As a bjornear one of my favourite tricks is turning into my heartbeast (a bear) and disembowling the mages I don't like. Saves messing around with that annoying parma they all like to wear.
However I also have a spell (Ryce's Angry Giant) to grow bigger (20 feet tall, higher soak, higher damage etc), but as this is a magical effect, I now bounce off parma.
So I want to redesign my Angry Giant spell, but now with added penetration.
We're not sure whether adding penetration to the spell design will actually get me past parma.
As it's a spell cast on me, would penetration just get it past my own parma, and have no ongoing effect for when I want to stick my giant claws through the next mage that annoys me?
Or would it provide that level of ongoing penetration to my giant bear form?
Penetrating with this spell would be no different than penetrating with a Pilum of Fire. You wouldn't have to redesign the spell or anything, merely take note of the casting total and subtract the spell's level.
The main thing you might have a problem with could be using the Penetration options, such as Arcane Connections as that person might be the Target of your claws, he wouldn't be the Target of the spell which would be Personal.
Yes, it would determine whether your character's claws penetrate the magic resistance of his victims as well as whether the spell affects him in the first place (Personal range spells don't need to penetrate, Touch and above do).
you need some slip on claws to use when your larger. These would be mundane and not need penetration. But you'd still get the soak and damage bonus (damage from a large chunk of metal rathar than a medium sized paw)
If all the magic done to increase abilities is personal, and is by increasing his size (and the increase to stats and damage is because of increase is size) then there is no actual magical aspect of his attack to be resisted by the parma. All that is attacking are the mundane bear claws which happen to be bigger than usual.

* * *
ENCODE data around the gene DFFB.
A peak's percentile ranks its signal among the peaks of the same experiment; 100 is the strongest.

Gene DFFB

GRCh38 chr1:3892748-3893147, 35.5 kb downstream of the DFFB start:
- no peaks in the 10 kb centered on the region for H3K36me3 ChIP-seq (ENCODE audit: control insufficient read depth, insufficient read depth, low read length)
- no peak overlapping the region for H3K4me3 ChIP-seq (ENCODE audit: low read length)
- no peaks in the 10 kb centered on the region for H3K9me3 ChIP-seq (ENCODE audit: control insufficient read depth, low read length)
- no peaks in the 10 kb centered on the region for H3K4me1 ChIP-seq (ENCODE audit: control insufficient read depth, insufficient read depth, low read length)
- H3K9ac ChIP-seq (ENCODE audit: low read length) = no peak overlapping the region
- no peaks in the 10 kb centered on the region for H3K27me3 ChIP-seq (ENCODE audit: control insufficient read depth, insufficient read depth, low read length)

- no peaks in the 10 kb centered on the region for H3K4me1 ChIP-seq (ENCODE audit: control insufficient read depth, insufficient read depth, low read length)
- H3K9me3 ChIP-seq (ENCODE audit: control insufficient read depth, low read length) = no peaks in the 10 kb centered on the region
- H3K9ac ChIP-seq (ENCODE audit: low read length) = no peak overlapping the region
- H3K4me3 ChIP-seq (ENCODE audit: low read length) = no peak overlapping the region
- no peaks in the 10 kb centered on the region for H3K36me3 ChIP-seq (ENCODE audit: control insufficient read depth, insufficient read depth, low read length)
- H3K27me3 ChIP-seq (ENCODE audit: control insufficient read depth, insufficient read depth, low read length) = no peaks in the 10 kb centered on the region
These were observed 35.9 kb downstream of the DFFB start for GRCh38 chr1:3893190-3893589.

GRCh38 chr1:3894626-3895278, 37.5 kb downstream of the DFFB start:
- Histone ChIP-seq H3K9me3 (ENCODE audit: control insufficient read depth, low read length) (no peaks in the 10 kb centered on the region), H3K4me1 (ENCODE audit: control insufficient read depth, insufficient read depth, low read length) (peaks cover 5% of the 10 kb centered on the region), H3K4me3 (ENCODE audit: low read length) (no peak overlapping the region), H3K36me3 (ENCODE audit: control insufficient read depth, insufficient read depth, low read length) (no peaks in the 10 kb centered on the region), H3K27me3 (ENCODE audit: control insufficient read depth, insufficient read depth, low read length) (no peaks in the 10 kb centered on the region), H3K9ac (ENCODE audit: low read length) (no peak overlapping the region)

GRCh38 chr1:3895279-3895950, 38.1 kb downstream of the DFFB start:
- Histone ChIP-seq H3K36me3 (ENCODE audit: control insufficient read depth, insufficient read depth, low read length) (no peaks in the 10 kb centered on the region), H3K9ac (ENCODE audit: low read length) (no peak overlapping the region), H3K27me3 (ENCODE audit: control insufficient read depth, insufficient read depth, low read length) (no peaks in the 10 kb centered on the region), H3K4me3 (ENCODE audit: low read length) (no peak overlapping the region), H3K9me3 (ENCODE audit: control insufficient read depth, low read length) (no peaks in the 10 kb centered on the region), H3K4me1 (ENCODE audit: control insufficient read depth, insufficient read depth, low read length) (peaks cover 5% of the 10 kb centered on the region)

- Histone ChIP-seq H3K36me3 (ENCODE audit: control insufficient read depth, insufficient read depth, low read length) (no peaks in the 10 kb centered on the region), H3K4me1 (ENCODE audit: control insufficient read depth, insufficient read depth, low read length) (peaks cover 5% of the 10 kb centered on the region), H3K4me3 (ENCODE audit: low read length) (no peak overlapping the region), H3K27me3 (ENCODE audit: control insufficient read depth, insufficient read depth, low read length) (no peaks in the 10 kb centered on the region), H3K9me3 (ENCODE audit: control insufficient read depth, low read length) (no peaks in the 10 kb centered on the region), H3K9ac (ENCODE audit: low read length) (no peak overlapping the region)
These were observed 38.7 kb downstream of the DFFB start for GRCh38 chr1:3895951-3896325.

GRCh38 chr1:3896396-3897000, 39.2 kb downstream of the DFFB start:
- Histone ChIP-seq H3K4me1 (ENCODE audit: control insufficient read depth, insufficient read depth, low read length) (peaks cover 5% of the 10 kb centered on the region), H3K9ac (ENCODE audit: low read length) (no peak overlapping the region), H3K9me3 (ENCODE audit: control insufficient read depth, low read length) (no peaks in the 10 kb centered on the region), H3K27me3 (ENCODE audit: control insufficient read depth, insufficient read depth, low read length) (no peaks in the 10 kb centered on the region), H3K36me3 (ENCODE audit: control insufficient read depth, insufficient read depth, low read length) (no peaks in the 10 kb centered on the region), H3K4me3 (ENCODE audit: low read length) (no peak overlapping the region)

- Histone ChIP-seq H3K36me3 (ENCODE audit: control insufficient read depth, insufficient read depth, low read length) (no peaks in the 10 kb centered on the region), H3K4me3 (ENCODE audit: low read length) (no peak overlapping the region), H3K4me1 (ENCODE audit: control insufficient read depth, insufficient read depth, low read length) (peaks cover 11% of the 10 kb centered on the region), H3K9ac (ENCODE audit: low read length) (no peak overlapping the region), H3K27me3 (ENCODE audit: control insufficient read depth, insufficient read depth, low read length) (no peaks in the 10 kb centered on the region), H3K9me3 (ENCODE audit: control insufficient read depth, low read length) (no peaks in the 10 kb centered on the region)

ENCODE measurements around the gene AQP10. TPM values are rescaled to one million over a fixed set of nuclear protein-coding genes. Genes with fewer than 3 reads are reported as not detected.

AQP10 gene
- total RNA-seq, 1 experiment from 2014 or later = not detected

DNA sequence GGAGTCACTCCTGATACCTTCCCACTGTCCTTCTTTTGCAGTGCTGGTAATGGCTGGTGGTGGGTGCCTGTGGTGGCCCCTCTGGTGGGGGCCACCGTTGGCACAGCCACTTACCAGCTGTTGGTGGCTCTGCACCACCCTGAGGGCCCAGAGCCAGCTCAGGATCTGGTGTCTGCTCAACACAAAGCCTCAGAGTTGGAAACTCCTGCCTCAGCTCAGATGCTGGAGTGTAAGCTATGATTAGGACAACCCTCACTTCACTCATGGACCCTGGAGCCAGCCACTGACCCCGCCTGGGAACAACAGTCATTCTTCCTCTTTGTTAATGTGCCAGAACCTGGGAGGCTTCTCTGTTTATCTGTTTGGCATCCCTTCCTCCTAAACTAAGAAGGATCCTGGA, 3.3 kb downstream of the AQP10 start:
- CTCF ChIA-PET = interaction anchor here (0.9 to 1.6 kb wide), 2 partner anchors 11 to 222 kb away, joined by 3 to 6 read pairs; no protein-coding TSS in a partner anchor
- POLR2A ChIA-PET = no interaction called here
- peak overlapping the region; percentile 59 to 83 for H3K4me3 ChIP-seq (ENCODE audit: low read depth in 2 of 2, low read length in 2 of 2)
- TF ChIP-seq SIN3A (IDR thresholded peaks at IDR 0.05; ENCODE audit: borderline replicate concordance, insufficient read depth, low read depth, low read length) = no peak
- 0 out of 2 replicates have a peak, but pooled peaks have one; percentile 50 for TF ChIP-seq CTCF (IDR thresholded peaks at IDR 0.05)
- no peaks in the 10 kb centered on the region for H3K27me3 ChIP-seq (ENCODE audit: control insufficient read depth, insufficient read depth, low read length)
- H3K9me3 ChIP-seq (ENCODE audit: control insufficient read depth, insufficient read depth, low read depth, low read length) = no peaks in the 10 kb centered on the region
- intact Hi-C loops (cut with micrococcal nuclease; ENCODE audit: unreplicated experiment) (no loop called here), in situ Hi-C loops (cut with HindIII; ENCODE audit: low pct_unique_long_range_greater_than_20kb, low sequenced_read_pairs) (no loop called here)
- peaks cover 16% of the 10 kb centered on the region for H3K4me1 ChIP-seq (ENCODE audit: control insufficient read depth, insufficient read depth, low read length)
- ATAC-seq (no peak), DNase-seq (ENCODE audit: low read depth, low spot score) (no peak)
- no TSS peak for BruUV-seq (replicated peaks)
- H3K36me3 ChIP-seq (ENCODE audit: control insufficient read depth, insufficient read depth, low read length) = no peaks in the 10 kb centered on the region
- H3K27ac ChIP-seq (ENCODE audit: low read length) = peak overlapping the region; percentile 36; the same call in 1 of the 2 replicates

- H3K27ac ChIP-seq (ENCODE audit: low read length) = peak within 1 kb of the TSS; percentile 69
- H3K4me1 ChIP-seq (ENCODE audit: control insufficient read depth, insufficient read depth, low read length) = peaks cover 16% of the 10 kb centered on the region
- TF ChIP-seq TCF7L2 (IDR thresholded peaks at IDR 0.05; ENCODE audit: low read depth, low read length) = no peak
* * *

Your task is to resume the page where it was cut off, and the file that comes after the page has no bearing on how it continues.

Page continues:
So as his sodalis, if my mage was to learn the spell and cast it on himself, he could get similar bonuses to his damage if he were magically made into a giant, but using a mundane big stick to smack people with?
Sorry, but this debate interests me. What about a mage casting a spell to boost his strength and size who throws a completely mundane rock at someone. If he hadn't cast the spell he wouldn't even be able to throw the rock. Does the parma stop the rock? Or just reduce the damage caused by it? Or does the rock being mundane and operating under the laws of physics not be effected by parma as it has nothing at all magic on it?
If it does stop or slow it, then how can that be explained. Does someone under the effect of a spell cause any object he touches to be considered tainted by magic, and the magic cause friction?
As I understand Mythic Europe "physics", there is no such thing as inertia: an object moves because it is under the effect of some "force". If the "force" ceases to apply, the object stops - this is why Parma completely stops things that get moved by Rego. If you shoot an arrow, the force that is moving the arrow is what causes it to wound you.
In that respect, if the rock thrower's strength is magical in origin, Parma would probably stop the rock. It is a different issue if you use magic to bring the rock over your target's head and then let it drop, since the propensity for objects to fall is due to their essential nature.
And for purely game balance reasons, I wouldn't allow someone with magically enhanced strength to bypass parma just because he's wielding a mundane club or wearing mundane gloves...
In my view, if the magic makes any difference as to how the action is resolved, Parma blocks it. Modifying the damage from an attack certainly is significant.
In what way is a rock raised above someone's head and falling, about to hit someone's head when the parma touches it different from a thrown rock, about to hit someone's head when the parma touches it? Gravity effects both of them. Countermagic effects both of them. And I will respectfully choose to disagree with you, the laws of physics will remain the same as reality in any game I run no matter what the action of magic.